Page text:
Food Policy Council Report Recommends Investment Into Local Food Markets

The comprehensive analysis of Michigan's food sector and its economic impact was created by task force members.

Published on: Nov 8, 2013

Michigan can grow more jobs by investing in its farmers market food infrastructure and simultaneously help improve the health of the population, according to a report released today by the Michigan Food Policy Council (MFPC).

The MFPC report, titled, "Cultivate a Safe, Healthy, Accessible Food Supply and Build Michigan's Economy," outlines recommendations for building capacity among local food businesses and how such an investment would help boost local economies.  The comprehensive analysis of Michigan's food sector and its economic impact was created by task force members representing agriculture, economic development, health care, anti-hunger organizations, community food systems and educational groups in a system-wide collaboration.

Michigan Food Policy Council Report Recommends Investment Into Local Food Markets
Michigan Food Policy Council Report Recommends Investment Into Local Food Markets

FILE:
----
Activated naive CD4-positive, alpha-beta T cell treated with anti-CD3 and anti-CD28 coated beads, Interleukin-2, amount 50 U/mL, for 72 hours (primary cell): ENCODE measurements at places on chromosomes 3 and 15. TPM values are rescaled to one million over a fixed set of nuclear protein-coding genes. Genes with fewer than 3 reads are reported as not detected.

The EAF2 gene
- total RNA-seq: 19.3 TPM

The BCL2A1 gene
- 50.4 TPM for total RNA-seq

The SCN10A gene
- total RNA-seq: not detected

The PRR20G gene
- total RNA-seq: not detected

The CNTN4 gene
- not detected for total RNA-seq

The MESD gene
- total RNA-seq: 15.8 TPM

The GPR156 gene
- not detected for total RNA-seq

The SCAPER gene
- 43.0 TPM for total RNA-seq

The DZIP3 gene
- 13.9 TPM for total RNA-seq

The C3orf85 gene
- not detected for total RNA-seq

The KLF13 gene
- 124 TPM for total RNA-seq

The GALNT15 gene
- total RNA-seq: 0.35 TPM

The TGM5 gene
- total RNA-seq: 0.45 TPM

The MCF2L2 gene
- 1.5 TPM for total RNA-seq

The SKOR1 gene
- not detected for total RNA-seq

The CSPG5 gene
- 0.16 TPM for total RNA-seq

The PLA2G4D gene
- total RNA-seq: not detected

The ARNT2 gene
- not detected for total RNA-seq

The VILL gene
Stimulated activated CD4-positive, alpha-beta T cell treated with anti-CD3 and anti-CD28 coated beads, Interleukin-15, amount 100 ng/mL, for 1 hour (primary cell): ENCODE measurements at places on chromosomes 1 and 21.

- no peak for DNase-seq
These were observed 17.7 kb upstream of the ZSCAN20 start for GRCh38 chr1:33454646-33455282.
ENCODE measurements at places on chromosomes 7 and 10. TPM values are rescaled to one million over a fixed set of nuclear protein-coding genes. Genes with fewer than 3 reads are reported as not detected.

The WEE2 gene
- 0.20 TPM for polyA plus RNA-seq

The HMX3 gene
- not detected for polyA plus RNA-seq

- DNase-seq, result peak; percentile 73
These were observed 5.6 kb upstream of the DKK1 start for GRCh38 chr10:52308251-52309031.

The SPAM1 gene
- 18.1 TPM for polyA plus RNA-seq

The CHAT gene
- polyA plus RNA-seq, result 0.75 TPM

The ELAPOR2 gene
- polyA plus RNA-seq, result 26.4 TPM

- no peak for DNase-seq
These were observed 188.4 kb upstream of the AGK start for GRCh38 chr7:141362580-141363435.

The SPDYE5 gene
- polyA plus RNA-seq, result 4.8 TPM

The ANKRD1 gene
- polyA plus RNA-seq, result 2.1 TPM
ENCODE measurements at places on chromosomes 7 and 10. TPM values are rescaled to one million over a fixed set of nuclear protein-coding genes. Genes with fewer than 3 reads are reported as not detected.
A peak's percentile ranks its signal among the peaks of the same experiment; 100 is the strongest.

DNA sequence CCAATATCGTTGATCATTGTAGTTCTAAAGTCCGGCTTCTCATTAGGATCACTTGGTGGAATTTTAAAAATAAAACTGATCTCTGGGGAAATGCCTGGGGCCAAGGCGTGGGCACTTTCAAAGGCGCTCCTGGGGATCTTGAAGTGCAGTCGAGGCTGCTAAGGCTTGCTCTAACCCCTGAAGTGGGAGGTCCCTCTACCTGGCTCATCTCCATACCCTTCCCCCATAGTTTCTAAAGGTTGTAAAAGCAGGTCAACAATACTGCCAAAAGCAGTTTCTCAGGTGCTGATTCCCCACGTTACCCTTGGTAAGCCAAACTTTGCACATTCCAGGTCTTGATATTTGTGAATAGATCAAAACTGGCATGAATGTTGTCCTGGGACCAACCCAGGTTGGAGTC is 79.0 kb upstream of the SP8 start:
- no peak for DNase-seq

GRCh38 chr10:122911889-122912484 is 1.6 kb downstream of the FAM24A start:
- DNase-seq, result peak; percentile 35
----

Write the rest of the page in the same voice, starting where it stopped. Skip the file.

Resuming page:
"Small food growers and farmers markets are poised to grow and have potential to create new jobs; however, some barriers need to be removed," says Jamie Clover Adams, Michigan Department of Agriculture and Rural Development (MDARD) Director. "By helping small, local farmers connect with large retail and institutional purchasers, local economies across the state will reap the benefits and we'll all have access to a healthier food supply."

The report points out that nearly one million Michigan residents lack access to healthy, fresh food, yet small farms and growers have the capacity to feed those underserved communities.  Many urban and rural residents simply have no accessible source for fresh, healthy food, when no supermarket, grocery store or farmers market is within travel distance. Small farms that want to grow face significant hurdles, such as inadequate financial capital and expensive safety certification audits geared for much larger growers.

"If we can provide the right level of support to emerging food businesses, such as in obtaining federal grants as an alternative to traditional loans, or providing assistance with the certification audits, the economic and health return on our investment would be tremendous," says Kevin Besey, MDARD Food and Dairy Division director.  "It means more jobs for struggling communities, more access to healthy food and new local food sources for large purchasers, such as hospitals and schools."